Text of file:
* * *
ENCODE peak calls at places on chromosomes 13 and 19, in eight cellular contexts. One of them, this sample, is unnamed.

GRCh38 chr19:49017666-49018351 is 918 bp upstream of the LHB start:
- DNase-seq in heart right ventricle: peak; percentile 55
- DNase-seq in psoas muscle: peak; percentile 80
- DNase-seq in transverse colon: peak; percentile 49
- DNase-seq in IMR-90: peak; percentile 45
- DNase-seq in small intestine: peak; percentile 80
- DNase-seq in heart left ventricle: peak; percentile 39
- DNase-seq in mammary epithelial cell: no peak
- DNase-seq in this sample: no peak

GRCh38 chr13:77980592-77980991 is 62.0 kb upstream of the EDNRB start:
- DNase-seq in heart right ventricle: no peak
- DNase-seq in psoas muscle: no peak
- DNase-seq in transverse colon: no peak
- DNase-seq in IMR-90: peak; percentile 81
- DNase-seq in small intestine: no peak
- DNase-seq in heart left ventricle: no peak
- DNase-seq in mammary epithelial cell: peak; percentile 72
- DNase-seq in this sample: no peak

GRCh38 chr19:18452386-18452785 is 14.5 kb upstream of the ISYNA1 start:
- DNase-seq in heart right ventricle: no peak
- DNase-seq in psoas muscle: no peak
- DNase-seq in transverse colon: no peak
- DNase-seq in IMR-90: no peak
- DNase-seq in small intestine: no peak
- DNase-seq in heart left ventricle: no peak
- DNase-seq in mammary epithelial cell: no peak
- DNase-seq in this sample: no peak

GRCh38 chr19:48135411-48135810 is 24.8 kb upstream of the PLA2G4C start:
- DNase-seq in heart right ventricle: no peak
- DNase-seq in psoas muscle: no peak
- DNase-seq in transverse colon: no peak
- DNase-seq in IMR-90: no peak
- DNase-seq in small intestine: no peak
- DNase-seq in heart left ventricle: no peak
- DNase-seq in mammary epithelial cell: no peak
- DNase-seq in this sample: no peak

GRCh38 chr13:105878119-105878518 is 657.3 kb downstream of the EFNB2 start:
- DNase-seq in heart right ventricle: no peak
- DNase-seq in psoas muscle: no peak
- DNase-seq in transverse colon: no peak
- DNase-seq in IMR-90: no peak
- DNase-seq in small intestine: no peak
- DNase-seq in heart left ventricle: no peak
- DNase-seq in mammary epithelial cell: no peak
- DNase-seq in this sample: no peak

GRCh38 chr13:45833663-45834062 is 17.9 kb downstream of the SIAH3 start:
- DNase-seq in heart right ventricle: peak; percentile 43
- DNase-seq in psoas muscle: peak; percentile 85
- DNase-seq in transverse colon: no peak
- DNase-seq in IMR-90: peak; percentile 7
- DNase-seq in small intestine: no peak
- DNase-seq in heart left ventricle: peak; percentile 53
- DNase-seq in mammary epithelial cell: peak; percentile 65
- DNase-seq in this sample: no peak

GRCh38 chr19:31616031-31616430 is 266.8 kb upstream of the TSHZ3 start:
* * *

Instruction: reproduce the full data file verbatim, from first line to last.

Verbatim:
ENCODE peak calls at places on chromosomes 13 and 19, in eight cellular contexts. One of them, this sample, is unnamed.

GRCh38 chr19:49017666-49018351 is 918 bp upstream of the LHB start:
- DNase-seq in heart right ventricle: peak; percentile 55
- DNase-seq in psoas muscle: peak; percentile 80
- DNase-seq in transverse colon: peak; percentile 49
- DNase-seq in IMR-90: peak; percentile 45
- DNase-seq in small intestine: peak; percentile 80
- DNase-seq in heart left ventricle: peak; percentile 39
- DNase-seq in mammary epithelial cell: no peak
- DNase-seq in this sample: no peak

GRCh38 chr13:77980592-77980991 is 62.0 kb upstream of the EDNRB start:
- DNase-seq in heart right ventricle: no peak
- DNase-seq in psoas muscle: no peak
- DNase-seq in transverse colon: no peak
- DNase-seq in IMR-90: peak; percentile 81
- DNase-seq in small intestine: no peak
- DNase-seq in heart left ventricle: no peak
- DNase-seq in mammary epithelial cell: peak; percentile 72
- DNase-seq in this sample: no peak

GRCh38 chr19:18452386-18452785 is 14.5 kb upstream of the ISYNA1 start:
- DNase-seq in heart right ventricle: no peak
- DNase-seq in psoas muscle: no peak
- DNase-seq in transverse colon: no peak
- DNase-seq in IMR-90: no peak
- DNase-seq in small intestine: no peak
- DNase-seq in heart left ventricle: no peak
- DNase-seq in mammary epithelial cell: no peak
- DNase-seq in this sample: no peak

GRCh38 chr19:48135411-48135810 is 24.8 kb upstream of the PLA2G4C start:
- DNase-seq in heart right ventricle: no peak
- DNase-seq in psoas muscle: no peak
- DNase-seq in transverse colon: no peak
- DNase-seq in IMR-90: no peak
- DNase-seq in small intestine: no peak
- DNase-seq in heart left ventricle: no peak
- DNase-seq in mammary epithelial cell: no peak
- DNase-seq in this sample: no peak

GRCh38 chr13:105878119-105878518 is 657.3 kb downstream of the EFNB2 start:
- DNase-seq in heart right ventricle: no peak
- DNase-seq in psoas muscle: no peak
- DNase-seq in transverse colon: no peak
- DNase-seq in IMR-90: no peak
- DNase-seq in small intestine: no peak
- DNase-seq in heart left ventricle: no peak
- DNase-seq in mammary epithelial cell: no peak
- DNase-seq in this sample: no peak

GRCh38 chr13:45833663-45834062 is 17.9 kb downstream of the SIAH3 start:
- DNase-seq in heart right ventricle: peak; percentile 43
- DNase-seq in psoas muscle: peak; percentile 85
- DNase-seq in transverse colon: no peak
- DNase-seq in IMR-90: peak; percentile 7
- DNase-seq in small intestine: no peak
- DNase-seq in heart left ventricle: peak; percentile 53
- DNase-seq in mammary epithelial cell: peak; percentile 65
- DNase-seq in this sample: no peak

GRCh38 chr19:31616031-31616430 is 266.8 kb upstream of the TSHZ3 start: